Delegation is mostly communication, and if we aren’t clear about what we want we have results that reflect the lack of understanding.
Successful teams (that use delegation) have three key skills that a leader needs to set the foundation: communication, accountability, and responsibility. Life experiences and business mentorship goes as far as the questions we ask. We can learn a lot from observation. We learn more when we ask for clarification and reflect on experiences to shape what we do next. Mark Carruthers joins Jessica Dewell to discuss effective delegation for results.
Starting the Conversation:
- What is delegation and how does it work?
- When does delegation turn into dumping tasks we don’t like onto others?
- What are the drawbacks of not delegating (or delegating incorrectly)?
Host: Jessica Dewell
Co-host: Mark Carruthers
What You Will Hear:
When we get in the way of others through being too involved.
Experience is a requirement for management (and the leaders in those roles). Situations where PEOPLE are the obstacles to get around to complete projects.
The choice not to delegate.
The foundation of delegating starts with utilizing the strengths and interests of everyone.
Connection with the people we work with.
Accountability based on expectations. (And, that requires clear communication: talking more as well as asking questions.)
There are stupid questions – but not for the reason you think.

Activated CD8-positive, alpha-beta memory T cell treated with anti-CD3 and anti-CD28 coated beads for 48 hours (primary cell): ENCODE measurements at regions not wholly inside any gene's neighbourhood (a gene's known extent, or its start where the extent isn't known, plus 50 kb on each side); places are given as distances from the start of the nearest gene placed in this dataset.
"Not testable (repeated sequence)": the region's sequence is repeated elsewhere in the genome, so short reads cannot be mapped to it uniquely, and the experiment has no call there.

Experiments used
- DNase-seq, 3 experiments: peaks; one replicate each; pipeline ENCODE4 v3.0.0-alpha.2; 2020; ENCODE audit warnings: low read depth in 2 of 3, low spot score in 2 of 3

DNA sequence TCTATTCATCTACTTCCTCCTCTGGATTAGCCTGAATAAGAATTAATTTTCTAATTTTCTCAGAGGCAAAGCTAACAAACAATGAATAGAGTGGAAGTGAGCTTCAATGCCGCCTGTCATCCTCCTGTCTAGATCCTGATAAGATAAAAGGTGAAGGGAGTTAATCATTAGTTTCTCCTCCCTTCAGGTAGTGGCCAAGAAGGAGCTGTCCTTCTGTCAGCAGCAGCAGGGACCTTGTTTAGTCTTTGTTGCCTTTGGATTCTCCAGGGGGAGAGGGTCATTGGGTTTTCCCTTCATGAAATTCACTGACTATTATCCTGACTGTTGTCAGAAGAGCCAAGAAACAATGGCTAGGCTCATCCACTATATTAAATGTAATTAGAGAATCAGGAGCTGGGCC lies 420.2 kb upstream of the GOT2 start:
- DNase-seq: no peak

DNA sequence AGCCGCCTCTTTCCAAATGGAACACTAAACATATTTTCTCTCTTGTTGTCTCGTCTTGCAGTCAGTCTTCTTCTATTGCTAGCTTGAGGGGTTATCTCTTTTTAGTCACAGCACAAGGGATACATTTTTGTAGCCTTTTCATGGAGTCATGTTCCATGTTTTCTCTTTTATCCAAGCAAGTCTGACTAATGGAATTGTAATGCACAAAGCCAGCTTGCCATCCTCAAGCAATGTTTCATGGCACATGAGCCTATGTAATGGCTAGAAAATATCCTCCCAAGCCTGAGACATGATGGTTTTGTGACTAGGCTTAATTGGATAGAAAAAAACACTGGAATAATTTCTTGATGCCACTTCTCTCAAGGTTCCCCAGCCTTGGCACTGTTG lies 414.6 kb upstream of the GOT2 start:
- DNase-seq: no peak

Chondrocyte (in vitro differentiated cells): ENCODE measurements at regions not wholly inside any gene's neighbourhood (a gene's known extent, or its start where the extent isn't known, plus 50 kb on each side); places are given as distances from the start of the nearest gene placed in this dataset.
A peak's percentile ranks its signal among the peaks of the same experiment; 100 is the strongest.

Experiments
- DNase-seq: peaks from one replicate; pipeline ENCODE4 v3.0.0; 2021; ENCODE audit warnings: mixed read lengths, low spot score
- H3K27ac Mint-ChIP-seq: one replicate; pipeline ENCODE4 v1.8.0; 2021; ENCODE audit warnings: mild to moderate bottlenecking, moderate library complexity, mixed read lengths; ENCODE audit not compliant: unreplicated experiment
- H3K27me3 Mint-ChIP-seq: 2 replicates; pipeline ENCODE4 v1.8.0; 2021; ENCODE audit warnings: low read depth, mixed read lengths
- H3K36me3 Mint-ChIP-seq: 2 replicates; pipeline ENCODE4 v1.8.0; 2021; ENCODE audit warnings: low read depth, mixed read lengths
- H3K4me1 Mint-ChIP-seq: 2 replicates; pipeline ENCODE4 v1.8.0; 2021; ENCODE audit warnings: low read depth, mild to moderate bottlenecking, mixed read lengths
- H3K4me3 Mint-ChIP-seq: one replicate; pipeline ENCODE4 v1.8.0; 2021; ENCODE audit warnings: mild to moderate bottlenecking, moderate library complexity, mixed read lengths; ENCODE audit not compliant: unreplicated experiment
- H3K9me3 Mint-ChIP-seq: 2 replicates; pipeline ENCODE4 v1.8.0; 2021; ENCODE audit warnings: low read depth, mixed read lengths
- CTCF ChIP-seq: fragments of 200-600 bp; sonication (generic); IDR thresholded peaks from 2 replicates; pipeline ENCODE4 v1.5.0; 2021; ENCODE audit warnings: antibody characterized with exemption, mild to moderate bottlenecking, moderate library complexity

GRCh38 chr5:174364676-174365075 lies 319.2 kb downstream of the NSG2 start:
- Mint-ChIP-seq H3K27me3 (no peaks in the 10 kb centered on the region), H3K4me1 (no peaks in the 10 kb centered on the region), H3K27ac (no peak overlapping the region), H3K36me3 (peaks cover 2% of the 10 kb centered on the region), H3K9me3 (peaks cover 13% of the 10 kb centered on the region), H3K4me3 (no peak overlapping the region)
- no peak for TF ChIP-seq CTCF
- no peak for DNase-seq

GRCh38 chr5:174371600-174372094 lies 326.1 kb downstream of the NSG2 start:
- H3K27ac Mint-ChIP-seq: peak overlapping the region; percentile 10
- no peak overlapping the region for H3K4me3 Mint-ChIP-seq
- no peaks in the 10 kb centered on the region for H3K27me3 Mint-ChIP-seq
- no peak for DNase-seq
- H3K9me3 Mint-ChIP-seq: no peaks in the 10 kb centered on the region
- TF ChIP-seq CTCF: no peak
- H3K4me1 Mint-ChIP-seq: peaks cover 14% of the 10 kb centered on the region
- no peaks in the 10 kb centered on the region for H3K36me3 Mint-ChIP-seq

Feedback loops and the process of delegation.
Resources (time, people, money) and delegation.
Notable and Quotable:
Mark Carruthers: Controlling or submissive, these behaviors will break partnerships.
Jessica Dewell: When people are the obstacles, shift perspectives to get the job done.
Mark Carruthers: Take time to recognize the talents of the people on the team.
Mark Carruthers: When something needs to be done, I do it.
Jessica Dewell: Use skillsets of others for the right reasons.
Jessica Dewell: When our ego gets in the way, we can’t have a true connection with another person.
Mark Carruthers: Describe what’s being done clearly and set the expectations.
Mark Carruthers: I ask questions to understand the work that needs to be done.
Jessica Dewell: Responsibility – the buck stops here – doesn’t mean we have to have the answers.
Mark Carruthers: Within a business, when people stop giving feedback, it is hard on morale.
- Art of Asking by Amanda Palmer – TEDTalk
- Art of Asking, by Amanda Palmer – book
Tags: respect, operations, skills, relationships, team building, choice, delegate, delegation, purpose, communication, assumptions, accountability, responsibility, attitude